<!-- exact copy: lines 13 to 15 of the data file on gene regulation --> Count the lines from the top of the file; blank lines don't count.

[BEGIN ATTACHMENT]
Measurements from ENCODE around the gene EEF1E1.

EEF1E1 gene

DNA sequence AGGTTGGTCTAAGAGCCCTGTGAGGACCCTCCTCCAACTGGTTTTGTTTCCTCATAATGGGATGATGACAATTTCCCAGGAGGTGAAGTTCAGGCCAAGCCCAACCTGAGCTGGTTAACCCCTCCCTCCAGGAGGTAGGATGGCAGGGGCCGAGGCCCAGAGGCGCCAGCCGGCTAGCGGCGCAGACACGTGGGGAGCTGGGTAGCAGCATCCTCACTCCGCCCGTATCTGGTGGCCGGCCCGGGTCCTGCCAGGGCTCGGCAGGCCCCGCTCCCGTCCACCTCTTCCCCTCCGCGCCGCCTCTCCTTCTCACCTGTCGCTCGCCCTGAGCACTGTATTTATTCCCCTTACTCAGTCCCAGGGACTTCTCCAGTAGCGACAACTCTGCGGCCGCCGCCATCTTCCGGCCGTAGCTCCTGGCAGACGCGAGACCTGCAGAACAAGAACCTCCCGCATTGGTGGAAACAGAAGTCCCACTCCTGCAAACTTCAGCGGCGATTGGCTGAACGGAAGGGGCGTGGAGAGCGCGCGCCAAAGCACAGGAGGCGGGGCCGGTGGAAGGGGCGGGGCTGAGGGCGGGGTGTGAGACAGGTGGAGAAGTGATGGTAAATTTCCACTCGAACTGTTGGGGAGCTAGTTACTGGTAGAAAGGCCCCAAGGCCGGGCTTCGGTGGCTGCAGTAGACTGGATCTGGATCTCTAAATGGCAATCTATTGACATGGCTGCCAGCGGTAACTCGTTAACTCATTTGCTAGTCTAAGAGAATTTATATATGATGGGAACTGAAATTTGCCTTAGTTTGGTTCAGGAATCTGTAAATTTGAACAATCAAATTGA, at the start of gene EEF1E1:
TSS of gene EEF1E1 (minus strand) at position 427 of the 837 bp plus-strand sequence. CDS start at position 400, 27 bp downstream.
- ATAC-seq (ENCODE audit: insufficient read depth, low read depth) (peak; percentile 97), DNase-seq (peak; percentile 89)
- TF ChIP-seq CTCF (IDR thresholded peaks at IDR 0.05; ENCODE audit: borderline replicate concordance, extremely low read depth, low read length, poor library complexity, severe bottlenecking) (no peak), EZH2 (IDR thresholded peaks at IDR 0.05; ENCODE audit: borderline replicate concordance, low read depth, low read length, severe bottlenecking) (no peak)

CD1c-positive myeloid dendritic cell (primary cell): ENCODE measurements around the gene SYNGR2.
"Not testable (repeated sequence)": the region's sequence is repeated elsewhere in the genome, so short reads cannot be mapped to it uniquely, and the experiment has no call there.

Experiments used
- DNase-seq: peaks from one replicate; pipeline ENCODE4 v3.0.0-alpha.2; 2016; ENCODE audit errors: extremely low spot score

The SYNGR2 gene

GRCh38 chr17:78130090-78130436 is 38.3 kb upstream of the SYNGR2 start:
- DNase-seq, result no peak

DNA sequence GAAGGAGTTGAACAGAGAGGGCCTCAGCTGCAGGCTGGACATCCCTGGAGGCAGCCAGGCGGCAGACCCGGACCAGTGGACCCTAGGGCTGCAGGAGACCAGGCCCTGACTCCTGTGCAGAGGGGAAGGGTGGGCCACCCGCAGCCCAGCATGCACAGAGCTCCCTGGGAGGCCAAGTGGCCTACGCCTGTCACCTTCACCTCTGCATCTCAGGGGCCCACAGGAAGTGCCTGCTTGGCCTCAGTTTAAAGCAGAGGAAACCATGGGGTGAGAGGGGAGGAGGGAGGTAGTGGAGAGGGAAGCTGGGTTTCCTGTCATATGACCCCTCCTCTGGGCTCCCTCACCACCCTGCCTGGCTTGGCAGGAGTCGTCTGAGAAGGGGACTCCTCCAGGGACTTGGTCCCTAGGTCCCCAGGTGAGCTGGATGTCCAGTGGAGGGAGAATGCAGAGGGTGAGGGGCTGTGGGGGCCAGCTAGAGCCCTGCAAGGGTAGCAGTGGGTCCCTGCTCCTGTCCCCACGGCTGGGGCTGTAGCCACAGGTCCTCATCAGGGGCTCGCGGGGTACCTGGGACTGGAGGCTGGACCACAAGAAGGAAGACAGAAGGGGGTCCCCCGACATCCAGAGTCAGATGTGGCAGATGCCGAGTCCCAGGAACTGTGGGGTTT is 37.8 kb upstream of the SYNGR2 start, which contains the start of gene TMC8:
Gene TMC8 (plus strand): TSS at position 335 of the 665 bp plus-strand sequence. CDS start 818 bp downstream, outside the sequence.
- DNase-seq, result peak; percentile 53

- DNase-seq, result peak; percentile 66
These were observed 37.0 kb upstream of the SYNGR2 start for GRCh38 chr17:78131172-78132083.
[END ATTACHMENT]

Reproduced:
- DNase-seq, result no peak

DNA sequence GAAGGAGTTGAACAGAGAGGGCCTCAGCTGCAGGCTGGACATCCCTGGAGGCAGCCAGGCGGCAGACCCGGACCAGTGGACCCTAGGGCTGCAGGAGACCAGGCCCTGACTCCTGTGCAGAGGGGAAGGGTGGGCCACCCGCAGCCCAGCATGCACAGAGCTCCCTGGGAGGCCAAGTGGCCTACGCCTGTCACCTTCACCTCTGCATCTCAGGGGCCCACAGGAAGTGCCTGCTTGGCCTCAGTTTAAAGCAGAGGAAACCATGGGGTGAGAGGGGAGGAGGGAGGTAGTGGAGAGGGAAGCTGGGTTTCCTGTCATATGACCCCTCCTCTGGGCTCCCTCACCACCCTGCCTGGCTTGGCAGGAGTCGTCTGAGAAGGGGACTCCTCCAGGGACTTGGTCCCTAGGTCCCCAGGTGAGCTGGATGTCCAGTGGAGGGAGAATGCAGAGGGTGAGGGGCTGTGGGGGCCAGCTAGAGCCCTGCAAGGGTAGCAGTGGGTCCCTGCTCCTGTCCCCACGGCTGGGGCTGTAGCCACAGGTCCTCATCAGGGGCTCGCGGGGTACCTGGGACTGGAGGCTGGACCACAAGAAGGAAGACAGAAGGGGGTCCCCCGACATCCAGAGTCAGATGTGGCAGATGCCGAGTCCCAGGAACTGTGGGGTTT is 37.8 kb upstream of the SYNGR2 start, which contains the start of gene TMC8:
Gene TMC8 (plus strand): TSS at position 335 of the 665 bp plus-strand sequence. CDS start 818 bp downstream, outside the sequence.